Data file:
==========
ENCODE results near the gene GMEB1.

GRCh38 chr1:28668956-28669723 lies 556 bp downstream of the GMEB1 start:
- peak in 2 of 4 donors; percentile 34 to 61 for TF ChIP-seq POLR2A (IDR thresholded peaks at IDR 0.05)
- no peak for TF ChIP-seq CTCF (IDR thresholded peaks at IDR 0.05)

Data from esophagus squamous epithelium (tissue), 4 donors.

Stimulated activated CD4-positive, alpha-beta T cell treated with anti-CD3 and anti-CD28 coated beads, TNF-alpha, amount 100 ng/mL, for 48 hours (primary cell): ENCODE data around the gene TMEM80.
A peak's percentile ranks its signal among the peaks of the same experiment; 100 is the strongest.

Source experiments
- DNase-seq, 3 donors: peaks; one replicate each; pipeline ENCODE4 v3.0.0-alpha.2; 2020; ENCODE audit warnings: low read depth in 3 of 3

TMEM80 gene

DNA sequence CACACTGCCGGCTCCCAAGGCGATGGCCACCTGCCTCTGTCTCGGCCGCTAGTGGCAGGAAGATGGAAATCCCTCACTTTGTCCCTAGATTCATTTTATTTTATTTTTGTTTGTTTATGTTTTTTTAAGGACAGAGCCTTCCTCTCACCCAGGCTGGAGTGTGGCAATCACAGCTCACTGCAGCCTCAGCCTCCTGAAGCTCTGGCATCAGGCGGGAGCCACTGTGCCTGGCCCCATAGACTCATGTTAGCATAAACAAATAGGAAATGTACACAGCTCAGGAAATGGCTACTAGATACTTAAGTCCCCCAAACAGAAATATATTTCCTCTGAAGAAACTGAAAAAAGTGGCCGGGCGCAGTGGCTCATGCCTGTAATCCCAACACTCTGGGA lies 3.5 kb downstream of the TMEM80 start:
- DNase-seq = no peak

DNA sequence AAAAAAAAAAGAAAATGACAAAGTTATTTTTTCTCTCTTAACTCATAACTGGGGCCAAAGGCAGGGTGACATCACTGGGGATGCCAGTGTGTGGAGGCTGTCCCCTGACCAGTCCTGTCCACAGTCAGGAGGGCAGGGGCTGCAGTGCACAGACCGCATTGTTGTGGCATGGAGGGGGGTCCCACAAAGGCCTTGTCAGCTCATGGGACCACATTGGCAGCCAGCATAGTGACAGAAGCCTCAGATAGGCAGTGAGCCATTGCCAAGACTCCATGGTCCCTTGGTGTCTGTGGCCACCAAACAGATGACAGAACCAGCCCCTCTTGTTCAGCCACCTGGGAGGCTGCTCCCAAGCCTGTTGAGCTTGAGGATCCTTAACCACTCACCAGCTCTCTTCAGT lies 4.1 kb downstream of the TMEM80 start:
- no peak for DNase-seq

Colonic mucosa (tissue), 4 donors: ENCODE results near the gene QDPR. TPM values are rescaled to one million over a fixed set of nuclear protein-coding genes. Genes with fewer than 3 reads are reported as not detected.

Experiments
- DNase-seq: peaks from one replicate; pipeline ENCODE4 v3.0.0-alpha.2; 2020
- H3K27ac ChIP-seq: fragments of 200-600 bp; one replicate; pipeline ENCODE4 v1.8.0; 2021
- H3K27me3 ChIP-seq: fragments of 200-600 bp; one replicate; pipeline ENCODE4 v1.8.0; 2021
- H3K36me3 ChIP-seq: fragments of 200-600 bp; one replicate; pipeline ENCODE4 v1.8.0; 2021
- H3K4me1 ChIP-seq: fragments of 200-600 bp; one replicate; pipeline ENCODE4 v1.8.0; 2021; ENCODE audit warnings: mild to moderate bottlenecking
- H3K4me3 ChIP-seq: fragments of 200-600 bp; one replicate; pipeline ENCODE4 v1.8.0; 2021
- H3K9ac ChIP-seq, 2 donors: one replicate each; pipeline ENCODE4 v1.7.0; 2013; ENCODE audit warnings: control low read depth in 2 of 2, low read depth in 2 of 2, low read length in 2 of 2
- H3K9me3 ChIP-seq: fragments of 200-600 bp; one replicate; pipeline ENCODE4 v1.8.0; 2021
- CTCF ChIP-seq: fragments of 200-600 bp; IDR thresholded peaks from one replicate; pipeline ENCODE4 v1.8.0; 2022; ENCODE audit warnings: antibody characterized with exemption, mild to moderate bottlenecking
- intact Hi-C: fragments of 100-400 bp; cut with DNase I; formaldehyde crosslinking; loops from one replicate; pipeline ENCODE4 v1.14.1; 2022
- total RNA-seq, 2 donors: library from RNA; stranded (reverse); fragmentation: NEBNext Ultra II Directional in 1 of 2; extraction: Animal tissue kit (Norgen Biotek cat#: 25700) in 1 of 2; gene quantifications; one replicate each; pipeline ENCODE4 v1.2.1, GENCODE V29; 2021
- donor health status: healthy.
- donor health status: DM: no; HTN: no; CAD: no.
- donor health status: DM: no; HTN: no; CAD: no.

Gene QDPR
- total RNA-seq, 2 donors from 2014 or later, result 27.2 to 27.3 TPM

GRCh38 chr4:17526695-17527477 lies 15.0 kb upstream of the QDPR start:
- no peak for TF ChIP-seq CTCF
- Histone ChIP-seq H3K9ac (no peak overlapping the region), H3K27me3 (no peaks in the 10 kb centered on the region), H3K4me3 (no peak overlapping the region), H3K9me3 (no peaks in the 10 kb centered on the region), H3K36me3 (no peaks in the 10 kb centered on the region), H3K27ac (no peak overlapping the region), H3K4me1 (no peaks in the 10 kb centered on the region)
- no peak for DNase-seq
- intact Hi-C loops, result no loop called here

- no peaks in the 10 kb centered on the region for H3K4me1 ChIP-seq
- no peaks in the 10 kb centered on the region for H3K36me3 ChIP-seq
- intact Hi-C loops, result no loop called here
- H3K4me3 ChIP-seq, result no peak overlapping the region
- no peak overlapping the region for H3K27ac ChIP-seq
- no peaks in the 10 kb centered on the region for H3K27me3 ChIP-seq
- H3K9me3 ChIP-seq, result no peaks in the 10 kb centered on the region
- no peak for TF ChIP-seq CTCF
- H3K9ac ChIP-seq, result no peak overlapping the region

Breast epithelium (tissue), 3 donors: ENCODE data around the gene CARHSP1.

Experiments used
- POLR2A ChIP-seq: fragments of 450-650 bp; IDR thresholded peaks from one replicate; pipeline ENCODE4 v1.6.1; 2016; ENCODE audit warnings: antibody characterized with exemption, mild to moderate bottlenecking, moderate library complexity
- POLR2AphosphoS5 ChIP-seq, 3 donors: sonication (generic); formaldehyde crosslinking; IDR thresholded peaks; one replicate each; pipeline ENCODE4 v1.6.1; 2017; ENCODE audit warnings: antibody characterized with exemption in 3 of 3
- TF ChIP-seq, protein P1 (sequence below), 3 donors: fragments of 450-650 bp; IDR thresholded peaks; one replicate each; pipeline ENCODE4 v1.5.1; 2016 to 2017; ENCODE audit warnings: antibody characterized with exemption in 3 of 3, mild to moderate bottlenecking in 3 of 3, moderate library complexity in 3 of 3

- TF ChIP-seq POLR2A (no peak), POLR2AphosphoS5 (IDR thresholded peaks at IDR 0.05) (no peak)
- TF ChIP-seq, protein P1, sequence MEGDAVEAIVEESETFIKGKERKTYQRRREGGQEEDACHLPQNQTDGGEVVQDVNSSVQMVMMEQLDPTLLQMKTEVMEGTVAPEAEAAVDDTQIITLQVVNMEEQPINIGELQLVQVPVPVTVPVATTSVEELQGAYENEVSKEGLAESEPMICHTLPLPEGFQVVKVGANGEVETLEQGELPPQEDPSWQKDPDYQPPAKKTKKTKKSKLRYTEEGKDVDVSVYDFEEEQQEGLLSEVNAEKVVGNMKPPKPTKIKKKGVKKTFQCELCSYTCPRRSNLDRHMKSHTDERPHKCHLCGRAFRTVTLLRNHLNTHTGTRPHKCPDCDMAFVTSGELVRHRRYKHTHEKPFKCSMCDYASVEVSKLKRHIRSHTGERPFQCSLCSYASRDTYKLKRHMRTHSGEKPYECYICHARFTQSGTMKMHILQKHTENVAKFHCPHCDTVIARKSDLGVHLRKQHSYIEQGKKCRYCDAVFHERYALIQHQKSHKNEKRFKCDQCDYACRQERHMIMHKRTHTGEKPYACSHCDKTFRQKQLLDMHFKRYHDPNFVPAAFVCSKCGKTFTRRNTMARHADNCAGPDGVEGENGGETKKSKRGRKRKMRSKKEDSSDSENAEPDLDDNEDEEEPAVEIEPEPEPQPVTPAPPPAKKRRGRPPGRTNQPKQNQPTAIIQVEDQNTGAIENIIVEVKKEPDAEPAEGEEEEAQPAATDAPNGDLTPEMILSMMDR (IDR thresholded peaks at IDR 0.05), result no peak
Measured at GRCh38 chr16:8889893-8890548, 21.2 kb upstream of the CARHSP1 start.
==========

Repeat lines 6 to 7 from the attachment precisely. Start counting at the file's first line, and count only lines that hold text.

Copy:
Stimulated activated CD4-positive, alpha-beta T cell treated with anti-CD3 and anti-CD28 coated beads, TNF-alpha, amount 100 ng/mL, for 48 hours (primary cell): ENCODE data around the gene TMEM80.
A peak's percentile ranks its signal among the peaks of the same experiment; 100 is the strongest.